Commentary by Tobin Siebers, V. L. Parrington Collegiate Professor, Professor of English Language and Literature, and Art & Design, University of Michigan
Art is the mirror of nature, it has often been said, but what of disability reflected in the mirror of art? Supposedly, the fabled perfection of art began by mirroring the faultless beauty of nature. Greek and Roman art focuses almost always on the beautiful physique, and this focus, so difficult to shake, endures until the modern age. Johann Joachim Winckelmann claims in Thoughts on the Imitation of Greek Works in Painting and Sculpture that the beauty of Greek sculpture descends directly from the beautiful nature of the Greek body, beautiful nature and healthy bodies still being for him practically synonymous. Similarly, Alexander Baumgarten conceives beauty in his Reflections on Poetry as the mental harmony felt by the beholder before a body. The experience of aesthetic objects organizes in itself the internal consistency of the mind. Aesthetics begins implicitly, if not explicitly, as a mode designed to perfect human beings. Today, some thinkers continue to believe that images trap the psyche in the illusion of perfection, and although this perfection may prove to be a mirage, it has tenacious durability. Jacques Lacan speculates in “The Mirror Stage” (Ecrits 1966) that the human ego discovers at an early age the false image of its own perfection in the mirror. The small child, barely able to stand, nearly incapable of controlling its movements, looks into the mirror to discover the static but masterful image of a mature and able body—a narcissistic image of the ego that the child will never be able to live up to.
The Body in Pieces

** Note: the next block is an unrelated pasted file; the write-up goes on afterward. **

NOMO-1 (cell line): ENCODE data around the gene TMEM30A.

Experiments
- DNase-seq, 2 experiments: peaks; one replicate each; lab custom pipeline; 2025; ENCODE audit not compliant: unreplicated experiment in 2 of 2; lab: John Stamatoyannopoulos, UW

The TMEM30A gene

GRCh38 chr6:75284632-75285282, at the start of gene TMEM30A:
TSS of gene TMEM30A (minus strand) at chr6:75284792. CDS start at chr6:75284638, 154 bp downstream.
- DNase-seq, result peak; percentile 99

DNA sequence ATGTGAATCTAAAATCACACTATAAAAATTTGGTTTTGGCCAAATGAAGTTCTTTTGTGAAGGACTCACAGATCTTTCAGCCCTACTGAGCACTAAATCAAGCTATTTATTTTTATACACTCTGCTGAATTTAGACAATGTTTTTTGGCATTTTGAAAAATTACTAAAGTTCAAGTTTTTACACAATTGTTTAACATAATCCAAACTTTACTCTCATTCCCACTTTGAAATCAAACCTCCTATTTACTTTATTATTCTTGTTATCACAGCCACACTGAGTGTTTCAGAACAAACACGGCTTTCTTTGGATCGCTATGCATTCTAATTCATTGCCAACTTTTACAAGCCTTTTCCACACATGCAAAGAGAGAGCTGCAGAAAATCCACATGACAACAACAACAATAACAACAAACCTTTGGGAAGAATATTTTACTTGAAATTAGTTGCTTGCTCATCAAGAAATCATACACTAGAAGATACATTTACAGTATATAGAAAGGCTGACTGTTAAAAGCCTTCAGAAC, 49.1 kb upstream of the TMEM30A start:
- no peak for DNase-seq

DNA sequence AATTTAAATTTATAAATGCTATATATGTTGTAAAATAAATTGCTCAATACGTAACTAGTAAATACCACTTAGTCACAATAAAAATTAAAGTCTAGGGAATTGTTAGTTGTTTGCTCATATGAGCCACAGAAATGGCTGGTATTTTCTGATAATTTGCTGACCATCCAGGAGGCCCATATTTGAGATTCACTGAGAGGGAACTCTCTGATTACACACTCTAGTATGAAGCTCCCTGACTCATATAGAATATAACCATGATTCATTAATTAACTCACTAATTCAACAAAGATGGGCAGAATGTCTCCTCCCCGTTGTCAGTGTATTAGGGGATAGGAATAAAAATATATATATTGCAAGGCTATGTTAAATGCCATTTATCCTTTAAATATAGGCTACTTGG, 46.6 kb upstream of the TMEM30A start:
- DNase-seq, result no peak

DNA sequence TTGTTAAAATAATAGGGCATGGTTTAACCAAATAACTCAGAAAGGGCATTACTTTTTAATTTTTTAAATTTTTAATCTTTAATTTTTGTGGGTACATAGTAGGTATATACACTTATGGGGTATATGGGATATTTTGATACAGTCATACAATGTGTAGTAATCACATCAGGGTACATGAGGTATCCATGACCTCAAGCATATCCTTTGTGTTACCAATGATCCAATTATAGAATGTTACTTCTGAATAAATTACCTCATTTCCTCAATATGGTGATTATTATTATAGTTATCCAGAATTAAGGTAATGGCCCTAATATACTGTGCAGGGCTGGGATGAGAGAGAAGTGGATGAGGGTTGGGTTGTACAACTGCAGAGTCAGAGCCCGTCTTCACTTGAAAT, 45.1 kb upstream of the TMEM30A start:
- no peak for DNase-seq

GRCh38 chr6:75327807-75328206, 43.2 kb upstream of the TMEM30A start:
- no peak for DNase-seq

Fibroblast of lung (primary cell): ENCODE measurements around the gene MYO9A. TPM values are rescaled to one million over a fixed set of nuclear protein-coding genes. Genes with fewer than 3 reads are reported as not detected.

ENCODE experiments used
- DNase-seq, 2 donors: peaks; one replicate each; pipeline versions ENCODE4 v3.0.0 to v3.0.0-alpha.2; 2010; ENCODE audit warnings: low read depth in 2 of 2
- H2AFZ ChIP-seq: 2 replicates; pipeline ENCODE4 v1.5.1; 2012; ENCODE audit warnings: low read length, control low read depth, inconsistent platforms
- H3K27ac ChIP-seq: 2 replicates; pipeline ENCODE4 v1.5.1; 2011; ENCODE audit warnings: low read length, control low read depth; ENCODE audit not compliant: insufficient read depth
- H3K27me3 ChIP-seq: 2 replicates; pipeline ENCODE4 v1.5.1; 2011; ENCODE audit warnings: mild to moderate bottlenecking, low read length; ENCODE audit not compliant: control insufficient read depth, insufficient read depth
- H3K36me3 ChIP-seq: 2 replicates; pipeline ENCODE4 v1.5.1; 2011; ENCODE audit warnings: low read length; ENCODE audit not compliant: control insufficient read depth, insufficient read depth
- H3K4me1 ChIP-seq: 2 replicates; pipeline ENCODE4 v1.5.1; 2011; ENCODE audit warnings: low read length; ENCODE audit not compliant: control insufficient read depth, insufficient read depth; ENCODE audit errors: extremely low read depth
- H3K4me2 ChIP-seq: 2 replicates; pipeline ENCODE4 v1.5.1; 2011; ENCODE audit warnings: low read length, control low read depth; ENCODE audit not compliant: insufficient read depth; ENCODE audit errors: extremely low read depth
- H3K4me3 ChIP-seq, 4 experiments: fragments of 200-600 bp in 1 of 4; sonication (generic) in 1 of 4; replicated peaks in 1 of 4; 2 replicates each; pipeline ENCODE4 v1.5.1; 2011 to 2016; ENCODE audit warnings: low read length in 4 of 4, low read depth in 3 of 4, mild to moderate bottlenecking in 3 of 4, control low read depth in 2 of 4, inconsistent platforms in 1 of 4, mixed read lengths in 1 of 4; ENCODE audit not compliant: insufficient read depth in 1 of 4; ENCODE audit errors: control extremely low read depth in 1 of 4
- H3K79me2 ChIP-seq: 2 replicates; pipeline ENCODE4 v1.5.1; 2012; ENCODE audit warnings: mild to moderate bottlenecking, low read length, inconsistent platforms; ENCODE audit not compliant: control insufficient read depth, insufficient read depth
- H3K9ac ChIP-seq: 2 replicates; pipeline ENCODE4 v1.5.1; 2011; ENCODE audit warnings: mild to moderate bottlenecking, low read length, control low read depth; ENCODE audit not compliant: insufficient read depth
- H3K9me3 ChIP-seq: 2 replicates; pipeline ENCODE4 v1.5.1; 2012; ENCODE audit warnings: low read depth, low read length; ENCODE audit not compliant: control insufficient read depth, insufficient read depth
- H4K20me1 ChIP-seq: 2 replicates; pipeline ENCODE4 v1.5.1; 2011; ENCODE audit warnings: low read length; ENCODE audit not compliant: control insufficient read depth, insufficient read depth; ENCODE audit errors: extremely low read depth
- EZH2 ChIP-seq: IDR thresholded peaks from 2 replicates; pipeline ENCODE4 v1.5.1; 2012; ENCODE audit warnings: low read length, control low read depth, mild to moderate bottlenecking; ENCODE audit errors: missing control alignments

Disability breaks the mirror of art as traditionally conceived by putting into question the art object’s relation to perfection, but the beauty reflected in the broken mirror grows more beautiful as a result. The more we enter the modern age, the stronger the equation between art and disability—and to the point where we sometimes perceive the presence of art itself in the image of disability. Disability, disease, and injury have become the figures by which aesthetic beauty is often recognized. Hal Foster associates wounding and injury with an aesthetic realism born of the trauma of modern existence (Return of the Real 1996), while Linda Nochlin claims that the modern in art is made out of the loss of wholeness, embracing the impression that fragmentation reigns, connections in life have been shattered, and permanent values have disintegrated (The Body in Pieces, 2001, 23-24). She traces the essence of modernism to the French Revolution as the historical moment when the body in pieces becomes for modernity a “positive rather than negative trope” (8). Leonard Barkan’s Unearthing the Past (1999) attributes the origin of modernity’s appreciation of the fragmentary, broken, and injured to an earlier period, in the unearthing of classical fragmentary statuary in Renaissance times, calling the modern idea that fragments have “value independent of any potential for being made whole again” “a category shift” (122), one that reorients the “whole project of making art in response to broken bodies” (209). In an increasingly global world, modern art moves away from cultural languages to the biological diversity of the body, and disability marks the outer boundaries of the body diversely conceived. In fact, so strong is the equation between art and disability that we begin to view past works of art in terms of the irrepressible image of disability given by the modern world.